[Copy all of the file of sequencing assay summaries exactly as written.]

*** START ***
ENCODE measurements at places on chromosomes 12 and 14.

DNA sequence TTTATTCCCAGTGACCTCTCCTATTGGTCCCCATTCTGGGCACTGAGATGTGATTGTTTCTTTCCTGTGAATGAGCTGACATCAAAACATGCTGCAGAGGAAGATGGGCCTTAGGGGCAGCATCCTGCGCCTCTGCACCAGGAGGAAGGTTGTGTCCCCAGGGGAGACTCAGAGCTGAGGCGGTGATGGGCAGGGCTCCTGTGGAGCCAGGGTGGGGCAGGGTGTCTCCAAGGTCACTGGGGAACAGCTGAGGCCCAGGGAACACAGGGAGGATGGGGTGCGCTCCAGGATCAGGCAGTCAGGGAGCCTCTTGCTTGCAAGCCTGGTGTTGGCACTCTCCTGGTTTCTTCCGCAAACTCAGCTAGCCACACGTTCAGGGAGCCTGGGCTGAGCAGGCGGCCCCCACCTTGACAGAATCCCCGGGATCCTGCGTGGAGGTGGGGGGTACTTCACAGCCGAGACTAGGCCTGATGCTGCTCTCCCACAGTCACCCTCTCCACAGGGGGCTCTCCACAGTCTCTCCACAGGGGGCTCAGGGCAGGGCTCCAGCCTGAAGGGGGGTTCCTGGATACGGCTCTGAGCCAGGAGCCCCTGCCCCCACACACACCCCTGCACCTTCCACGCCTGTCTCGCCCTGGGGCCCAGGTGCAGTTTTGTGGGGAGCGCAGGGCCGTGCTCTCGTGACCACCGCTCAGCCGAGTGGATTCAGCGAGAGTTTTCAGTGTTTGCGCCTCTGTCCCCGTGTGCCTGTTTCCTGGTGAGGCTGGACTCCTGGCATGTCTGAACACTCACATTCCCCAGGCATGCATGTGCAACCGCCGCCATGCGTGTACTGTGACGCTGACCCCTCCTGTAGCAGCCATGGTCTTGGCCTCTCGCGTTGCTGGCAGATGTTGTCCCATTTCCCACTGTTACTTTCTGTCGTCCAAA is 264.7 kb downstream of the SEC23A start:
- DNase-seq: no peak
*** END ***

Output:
ENCODE measurements at places on chromosomes 12 and 14.

DNA sequence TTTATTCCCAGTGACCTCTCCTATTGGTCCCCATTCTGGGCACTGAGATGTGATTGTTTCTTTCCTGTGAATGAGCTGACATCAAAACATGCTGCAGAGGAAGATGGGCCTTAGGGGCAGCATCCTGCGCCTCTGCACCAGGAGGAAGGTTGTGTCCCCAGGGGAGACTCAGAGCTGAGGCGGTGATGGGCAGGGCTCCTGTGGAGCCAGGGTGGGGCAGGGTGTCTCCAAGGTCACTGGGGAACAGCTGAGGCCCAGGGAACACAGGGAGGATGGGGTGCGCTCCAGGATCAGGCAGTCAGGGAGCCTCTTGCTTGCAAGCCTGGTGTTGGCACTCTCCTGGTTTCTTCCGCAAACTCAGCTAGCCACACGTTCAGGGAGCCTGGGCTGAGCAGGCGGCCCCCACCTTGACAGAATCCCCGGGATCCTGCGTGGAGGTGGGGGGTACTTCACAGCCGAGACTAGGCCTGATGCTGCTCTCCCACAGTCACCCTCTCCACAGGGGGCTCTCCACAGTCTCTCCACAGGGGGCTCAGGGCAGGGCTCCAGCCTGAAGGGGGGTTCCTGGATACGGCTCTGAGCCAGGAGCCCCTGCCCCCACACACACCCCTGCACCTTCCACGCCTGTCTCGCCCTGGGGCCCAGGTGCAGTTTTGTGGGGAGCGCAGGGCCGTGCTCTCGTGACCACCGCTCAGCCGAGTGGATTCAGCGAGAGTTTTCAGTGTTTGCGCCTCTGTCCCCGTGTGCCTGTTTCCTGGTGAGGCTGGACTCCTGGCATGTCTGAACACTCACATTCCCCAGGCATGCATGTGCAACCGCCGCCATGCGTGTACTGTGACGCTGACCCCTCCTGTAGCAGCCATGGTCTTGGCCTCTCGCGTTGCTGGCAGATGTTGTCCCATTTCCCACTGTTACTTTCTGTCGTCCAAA is 264.7 kb downstream of the SEC23A start:
- DNase-seq: no peak